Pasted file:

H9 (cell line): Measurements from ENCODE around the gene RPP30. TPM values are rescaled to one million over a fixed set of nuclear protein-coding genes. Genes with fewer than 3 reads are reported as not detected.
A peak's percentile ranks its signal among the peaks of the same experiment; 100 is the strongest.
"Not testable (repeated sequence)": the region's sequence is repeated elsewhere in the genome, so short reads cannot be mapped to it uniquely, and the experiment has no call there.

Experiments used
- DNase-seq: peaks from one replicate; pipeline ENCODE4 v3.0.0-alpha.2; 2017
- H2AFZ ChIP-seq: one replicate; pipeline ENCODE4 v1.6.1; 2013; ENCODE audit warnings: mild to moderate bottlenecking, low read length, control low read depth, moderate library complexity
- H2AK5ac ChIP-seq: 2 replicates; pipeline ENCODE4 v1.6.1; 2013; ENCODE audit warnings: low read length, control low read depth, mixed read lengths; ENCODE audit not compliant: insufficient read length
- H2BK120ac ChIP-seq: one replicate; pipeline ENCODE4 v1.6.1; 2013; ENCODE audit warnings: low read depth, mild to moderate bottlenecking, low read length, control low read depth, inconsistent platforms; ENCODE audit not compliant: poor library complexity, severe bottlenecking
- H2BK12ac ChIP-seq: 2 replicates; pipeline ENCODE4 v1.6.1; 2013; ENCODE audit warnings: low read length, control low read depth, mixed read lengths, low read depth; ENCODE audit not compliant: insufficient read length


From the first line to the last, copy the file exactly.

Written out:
H9 (cell line): Measurements from ENCODE around the gene RPP30. TPM values are rescaled to one million over a fixed set of nuclear protein-coding genes. Genes with fewer than 3 reads are reported as not detected.
A peak's percentile ranks its signal among the peaks of the same experiment; 100 is the strongest.
"Not testable (repeated sequence)": the region's sequence is repeated elsewhere in the genome, so short reads cannot be mapped to it uniquely, and the experiment has no call there.

Experiments used
- DNase-seq: peaks from one replicate; pipeline ENCODE4 v3.0.0-alpha.2; 2017
- H2AFZ ChIP-seq: one replicate; pipeline ENCODE4 v1.6.1; 2013; ENCODE audit warnings: mild to moderate bottlenecking, low read length, control low read depth, moderate library complexity
- H2AK5ac ChIP-seq: 2 replicates; pipeline ENCODE4 v1.6.1; 2013; ENCODE audit warnings: low read length, control low read depth, mixed read lengths; ENCODE audit not compliant: insufficient read length
- H2BK120ac ChIP-seq: one replicate; pipeline ENCODE4 v1.6.1; 2013; ENCODE audit warnings: low read depth, mild to moderate bottlenecking, low read length, control low read depth, inconsistent platforms; ENCODE audit not compliant: poor library complexity, severe bottlenecking
- H2BK12ac ChIP-seq: 2 replicates; pipeline ENCODE4 v1.6.1; 2013; ENCODE audit warnings: low read length, control low read depth, mixed read lengths, low read depth; ENCODE audit not compliant: insufficient read length